@studio = studio
 @genre = genre
 @price = price
end
def rpg_game
 if @genre == "RPG"
   true
 else
   false
 end
end
def indie_game
  if @studio == indie
   true
  else
   false
  end
end
end

Running the above code will throw an error as we haven't defined a method that will allow ruby to understand whether this method is independent or required to run on code studio.

Frequently Asked Questions

What is the use of load in Ruby?

In Ruby, the load command is used to load the available code into the current code.

Name various class libraries in Ruby.

Various class libraries in Ruby are

  • Text Processing
  • Network Programming
  • XML Programming
  • CGI Programming
  • GUI Programming.

Is there any limit on the value of numbers that Ruby can perform?

No, there is no barrier to the limit of number. The number can be large ruby will process it accordingly using bignum and fixnum classes.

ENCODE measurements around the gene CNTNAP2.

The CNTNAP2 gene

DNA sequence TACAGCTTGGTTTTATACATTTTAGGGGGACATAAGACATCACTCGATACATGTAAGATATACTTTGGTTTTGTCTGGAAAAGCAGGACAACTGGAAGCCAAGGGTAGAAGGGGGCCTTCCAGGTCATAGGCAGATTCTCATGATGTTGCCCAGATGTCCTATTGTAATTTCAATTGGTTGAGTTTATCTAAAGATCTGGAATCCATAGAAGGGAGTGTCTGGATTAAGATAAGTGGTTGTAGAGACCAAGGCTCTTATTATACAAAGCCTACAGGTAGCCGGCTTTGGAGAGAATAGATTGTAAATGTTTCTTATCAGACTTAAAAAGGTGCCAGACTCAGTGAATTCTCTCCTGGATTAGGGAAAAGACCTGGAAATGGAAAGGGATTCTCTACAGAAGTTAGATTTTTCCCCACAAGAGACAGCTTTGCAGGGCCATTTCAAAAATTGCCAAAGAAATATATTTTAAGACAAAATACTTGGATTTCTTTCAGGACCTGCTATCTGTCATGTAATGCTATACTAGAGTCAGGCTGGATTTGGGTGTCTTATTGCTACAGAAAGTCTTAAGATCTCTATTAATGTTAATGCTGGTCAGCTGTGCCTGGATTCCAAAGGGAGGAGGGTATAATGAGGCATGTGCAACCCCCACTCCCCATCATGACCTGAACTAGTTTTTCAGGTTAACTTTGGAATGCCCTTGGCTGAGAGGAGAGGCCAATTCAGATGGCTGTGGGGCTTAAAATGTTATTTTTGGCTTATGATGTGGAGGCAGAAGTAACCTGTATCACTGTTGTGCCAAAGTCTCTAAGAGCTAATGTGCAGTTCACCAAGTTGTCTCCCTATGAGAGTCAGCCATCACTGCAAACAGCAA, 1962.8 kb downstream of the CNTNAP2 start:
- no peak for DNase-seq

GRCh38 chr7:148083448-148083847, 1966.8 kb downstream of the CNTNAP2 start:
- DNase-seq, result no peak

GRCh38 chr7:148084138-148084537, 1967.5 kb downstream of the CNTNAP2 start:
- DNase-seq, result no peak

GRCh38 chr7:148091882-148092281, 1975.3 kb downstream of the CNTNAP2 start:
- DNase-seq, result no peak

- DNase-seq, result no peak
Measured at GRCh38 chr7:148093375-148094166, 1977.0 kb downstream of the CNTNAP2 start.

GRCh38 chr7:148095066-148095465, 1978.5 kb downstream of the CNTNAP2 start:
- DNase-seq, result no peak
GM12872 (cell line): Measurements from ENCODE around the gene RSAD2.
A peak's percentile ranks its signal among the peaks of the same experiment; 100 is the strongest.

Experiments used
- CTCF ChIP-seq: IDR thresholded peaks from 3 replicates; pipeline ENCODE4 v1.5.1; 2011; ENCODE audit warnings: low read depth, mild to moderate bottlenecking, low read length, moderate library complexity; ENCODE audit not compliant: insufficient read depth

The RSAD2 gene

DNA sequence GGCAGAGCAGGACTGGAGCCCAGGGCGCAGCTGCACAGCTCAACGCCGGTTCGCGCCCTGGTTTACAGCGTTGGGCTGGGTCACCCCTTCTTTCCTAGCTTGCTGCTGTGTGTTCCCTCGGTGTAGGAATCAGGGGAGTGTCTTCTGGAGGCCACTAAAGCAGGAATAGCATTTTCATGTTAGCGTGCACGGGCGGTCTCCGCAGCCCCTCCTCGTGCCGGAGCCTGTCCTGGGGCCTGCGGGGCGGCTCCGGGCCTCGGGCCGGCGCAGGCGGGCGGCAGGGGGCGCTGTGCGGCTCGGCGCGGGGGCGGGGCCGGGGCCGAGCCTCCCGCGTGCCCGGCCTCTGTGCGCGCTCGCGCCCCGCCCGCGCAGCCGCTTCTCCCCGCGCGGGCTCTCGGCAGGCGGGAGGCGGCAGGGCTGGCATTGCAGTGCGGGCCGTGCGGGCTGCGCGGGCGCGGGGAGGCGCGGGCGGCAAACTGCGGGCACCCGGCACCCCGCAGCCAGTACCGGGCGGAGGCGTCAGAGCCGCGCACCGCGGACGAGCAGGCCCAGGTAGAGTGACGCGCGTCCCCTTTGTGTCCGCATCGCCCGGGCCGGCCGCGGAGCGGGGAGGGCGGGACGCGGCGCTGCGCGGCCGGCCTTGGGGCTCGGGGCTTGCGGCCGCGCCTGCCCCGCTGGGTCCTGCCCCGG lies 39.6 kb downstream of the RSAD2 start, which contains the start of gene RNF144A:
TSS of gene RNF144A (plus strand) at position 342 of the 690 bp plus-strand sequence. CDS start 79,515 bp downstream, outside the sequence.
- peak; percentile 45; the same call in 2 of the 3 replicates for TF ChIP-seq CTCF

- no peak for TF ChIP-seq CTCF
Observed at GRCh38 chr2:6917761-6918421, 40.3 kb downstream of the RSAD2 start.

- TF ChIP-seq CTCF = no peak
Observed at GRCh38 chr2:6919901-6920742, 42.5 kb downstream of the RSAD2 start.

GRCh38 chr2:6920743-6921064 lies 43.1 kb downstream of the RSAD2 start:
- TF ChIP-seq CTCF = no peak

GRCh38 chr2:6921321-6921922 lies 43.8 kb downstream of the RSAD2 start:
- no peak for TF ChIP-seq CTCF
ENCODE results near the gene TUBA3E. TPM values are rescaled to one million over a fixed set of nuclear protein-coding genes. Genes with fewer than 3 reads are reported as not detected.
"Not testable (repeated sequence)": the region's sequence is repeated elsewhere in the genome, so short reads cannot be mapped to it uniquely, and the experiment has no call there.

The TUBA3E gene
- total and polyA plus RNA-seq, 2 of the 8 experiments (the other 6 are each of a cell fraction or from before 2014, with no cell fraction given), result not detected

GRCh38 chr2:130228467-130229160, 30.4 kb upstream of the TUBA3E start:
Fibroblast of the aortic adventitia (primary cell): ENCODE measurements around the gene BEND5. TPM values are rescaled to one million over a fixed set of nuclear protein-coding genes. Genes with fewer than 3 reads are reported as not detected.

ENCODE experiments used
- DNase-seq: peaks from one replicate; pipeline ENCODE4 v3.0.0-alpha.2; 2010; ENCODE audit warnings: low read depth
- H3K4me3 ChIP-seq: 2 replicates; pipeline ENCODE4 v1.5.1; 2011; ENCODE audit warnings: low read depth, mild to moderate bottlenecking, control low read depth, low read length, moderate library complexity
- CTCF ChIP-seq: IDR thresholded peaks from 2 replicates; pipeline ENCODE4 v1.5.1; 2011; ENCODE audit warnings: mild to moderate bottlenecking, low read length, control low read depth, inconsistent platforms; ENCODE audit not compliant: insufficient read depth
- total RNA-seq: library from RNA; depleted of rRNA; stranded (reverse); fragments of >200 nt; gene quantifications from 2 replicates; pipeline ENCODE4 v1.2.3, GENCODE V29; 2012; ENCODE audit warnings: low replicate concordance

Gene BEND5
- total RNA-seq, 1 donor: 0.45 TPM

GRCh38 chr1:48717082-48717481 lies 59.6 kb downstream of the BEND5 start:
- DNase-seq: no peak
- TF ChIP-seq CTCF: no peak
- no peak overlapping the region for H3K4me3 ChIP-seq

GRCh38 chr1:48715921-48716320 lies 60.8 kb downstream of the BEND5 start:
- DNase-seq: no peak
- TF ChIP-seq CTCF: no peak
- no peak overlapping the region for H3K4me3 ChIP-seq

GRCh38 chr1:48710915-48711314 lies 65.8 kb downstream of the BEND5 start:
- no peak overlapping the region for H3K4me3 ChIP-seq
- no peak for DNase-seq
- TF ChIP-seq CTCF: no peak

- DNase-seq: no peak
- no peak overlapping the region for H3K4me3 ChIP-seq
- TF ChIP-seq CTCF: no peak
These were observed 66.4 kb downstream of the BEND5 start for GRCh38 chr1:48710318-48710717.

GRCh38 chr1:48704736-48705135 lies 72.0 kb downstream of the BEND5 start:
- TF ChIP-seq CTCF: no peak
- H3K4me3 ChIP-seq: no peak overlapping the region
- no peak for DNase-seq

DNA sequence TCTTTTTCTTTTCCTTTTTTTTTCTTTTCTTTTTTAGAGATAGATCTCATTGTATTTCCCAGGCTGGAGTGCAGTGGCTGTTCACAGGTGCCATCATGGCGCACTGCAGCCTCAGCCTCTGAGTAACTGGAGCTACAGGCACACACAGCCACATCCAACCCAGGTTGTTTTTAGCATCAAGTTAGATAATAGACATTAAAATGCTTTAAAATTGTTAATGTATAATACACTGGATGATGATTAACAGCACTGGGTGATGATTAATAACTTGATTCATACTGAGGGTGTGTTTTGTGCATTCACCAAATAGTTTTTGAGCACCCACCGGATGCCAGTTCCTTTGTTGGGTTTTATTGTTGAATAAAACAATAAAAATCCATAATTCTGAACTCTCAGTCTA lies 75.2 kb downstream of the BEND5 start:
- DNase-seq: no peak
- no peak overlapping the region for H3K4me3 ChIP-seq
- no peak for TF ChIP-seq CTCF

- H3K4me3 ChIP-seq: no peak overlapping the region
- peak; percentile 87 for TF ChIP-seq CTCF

What do you understand by portability in Ruby?

The Ruby language can be ported to many platforms. The programs of ruby language can be ported without any modification in the source code.

What is the primary difference between a module and a class?

A module cannot be instantiated or subclassed, whereas a class cannot implement mixins.

Conclusion

In this article, we have discussed variables and constants with proper explanations of each type of variable with examples and the method to create them, followed by objects and their lifetime, and at last by debugging errors in the code.

If you have any doubts regarding why you should use ruby, then visit this blog here, and you will get your answers. And for any further queries regarding Ruby, you can visit here. You will get answers to almost all of your queries.

If you are looking for any guided path for proper practice of any framework or language, you can refer to our guided paths. And suppose you are looking to learn any language, DSA, Competitive Programming, Computer Subjects, or framework. In that case, you can always rely on our paid courses which will give you industry-level knowledge.

 “Happy Coding!”